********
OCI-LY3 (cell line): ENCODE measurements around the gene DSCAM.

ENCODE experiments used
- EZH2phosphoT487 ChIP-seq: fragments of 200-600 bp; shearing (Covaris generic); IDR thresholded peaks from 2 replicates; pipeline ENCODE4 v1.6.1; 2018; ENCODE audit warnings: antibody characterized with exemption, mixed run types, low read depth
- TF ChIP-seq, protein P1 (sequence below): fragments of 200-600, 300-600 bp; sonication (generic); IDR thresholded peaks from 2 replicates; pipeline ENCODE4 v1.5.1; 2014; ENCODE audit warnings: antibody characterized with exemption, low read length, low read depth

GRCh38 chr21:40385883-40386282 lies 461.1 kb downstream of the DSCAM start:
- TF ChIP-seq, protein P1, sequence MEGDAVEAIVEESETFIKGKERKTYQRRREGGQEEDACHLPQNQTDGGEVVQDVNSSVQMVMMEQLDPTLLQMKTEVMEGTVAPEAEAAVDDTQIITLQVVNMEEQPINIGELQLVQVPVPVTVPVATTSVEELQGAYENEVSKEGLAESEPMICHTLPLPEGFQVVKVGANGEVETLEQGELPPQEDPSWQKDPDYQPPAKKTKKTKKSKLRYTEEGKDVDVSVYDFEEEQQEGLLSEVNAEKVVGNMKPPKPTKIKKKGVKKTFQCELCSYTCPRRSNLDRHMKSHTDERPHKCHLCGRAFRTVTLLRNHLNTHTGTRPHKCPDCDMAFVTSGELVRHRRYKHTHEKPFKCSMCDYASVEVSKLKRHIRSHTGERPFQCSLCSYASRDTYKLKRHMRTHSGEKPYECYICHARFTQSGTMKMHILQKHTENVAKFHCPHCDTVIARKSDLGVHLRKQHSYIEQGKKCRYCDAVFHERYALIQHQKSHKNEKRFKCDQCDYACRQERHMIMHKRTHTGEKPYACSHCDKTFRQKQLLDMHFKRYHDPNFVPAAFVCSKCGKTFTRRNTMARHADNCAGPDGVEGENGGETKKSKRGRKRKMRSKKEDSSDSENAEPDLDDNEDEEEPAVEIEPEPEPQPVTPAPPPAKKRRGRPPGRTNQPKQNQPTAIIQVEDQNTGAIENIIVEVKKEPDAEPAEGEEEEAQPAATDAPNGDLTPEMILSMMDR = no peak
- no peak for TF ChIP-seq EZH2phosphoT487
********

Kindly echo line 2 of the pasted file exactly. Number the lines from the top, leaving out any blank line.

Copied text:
ENCODE experiments used